I'm a married mum of two. I love the simple things in life, like spending time with my family and walking my dog. I try to get enough sleep, eat the right things and look after my health.
Oh, and I am also CEO of a global company employing 180 people here in the UK, 140 in the US and 50 in Australia. When I first started we were just 100 strong with one base in the UK. It's an increasingly demanding and difficult job.
It's made even more difficult by the fact that I have to deal with nagging self-doubts that fuel my impostor syndrome - a belief that I shouldn't be there, that I am a fraud and will one day be found out. I often lie awake at night asking myself questions like, if my company was hiring for my job now, would they choose someone completely different? Or, how can I possibly be running a company this size?
I can be quite childlike and always seem to be the one making a stupid joke or trying to bring a light hearted moment into a meeting - which makes me wonder if people around me think I should grow up and be more serious minded.
Turns out it's not just me that harbours these sorts of insecurities. Sheryl Sandberg and actress/UN Women Goodwill Ambassador Emma Watson have confessed feeling like they don't belong. Facebook CEO Sandberg has said: "There are still days when I wake up feeling like a fraud, not sure I should be where I am.''
Impostor syndrome was first identified in 1978 in a study by Georgia State University which identified the phenomenon of successful women suffering high levels of self-doubt.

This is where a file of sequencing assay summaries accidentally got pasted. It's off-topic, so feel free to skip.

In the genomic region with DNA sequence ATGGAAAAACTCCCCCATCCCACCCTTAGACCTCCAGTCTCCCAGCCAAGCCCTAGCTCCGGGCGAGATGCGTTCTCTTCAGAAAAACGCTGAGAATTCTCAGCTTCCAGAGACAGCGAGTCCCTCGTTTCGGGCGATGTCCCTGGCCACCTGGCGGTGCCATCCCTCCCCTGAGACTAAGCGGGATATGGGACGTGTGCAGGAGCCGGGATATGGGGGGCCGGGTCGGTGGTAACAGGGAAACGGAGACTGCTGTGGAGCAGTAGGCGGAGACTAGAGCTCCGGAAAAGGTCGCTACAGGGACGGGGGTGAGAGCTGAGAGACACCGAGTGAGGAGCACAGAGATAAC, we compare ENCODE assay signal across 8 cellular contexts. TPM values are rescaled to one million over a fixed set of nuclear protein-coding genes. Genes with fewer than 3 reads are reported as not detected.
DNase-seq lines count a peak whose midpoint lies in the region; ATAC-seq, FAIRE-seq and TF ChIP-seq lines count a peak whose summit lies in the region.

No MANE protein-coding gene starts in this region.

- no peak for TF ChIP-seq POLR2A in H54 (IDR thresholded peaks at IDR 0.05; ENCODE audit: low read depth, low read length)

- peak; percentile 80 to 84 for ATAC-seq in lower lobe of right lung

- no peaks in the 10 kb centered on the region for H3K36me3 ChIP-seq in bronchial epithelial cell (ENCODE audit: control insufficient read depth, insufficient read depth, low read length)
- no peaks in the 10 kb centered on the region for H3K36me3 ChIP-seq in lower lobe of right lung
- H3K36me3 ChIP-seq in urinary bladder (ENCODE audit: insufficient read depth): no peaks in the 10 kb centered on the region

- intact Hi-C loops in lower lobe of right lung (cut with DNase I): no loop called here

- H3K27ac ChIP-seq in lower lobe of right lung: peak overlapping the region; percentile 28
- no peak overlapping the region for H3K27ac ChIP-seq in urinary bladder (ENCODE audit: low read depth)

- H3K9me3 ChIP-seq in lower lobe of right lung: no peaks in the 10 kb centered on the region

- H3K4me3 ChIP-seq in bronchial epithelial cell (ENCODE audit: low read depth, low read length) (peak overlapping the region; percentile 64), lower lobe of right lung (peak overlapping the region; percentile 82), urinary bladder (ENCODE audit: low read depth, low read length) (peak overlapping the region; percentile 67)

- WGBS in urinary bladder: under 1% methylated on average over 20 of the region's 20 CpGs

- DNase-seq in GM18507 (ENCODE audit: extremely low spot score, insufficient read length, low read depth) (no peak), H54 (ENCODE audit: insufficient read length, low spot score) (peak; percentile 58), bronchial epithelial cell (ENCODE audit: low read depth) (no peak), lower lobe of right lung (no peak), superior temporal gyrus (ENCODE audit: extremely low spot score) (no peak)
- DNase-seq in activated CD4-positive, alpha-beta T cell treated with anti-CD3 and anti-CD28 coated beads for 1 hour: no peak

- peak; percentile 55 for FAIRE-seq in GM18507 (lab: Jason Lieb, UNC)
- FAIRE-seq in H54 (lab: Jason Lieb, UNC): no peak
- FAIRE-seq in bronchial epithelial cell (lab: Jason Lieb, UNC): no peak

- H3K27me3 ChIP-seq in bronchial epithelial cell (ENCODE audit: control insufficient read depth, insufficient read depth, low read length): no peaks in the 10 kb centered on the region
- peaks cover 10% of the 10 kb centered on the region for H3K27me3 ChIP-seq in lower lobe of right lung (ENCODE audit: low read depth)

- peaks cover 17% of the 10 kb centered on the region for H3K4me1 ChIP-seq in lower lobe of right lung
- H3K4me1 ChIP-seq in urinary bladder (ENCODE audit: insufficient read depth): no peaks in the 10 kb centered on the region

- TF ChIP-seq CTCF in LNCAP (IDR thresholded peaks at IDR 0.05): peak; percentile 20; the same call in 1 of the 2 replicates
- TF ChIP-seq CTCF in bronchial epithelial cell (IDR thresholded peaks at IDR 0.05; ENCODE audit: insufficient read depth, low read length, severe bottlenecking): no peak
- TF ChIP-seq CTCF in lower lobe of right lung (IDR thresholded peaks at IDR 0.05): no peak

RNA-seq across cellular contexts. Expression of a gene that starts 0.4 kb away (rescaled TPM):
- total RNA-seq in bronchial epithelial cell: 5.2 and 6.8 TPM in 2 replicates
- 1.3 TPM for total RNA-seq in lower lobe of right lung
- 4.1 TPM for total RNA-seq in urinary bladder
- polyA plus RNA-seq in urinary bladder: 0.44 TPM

The report states: "Women who experience the impostor phenomenon maintain a strong belief that they are not intelligent; in fact, they are convinced that they have fooled anyone who thinks otherwise."
The report explains that those with impostor syndrome often work harder in order to prevent people from 'finding them out'. This then often leads to more praise and success, which exacerbates the impostor feelings - and increases the danger that those with impostor syndrome will overwork themselves, leading to stress, sleep problems and ultimately, burn-out.
Of course, it's not just women that have imposter syndrome, but it is far more prevalent in women. Most sufferers don't want to admit to having it, but I believe it's vital that people speak out so that others who feel the same way know they're not alone.
Far from being a weakness, I believe that constantly questioning my abilities can spur me on and ultimately makes me more approachable, something I think is vitally important.
Sometimes the negative thoughts get to me, but I've learned to tell my brain to let them go and I do my best to make sure they don't inform the way I behave.
I was recently at an event organised by WACL (Women in Advertising and Communication London, an inspirational club of some of the most influential women in the industry) and the room was filled with dozens of women I've been in awe of. These are women I put on a pedestal - but they all admitted they have felt like frauds at some point in their careers. I love it when people are honest and share like this as it takes so much pressure off other women climbing the career ladder.
It's also quite comforting to know that real frauds never suffer from impostor syndrome. I take solace in the words of journalist and author Oliver Burkeman: "Move up the ranks and if your field's even vaguely meritocratic, you'll encounter more talented people to compare yourself negatively against. It never stops. 'I have written 11 books, but each time I think, 'Uh-oh, they're going to find [me] out now,' as some low-profile underachiever named Maya Angelou once said."
So my advice to all other sufferers of impostor syndrome is to remember it's okay to feel this way and there are lots of people just like you. It is also good for everyone around you to show that you are human too.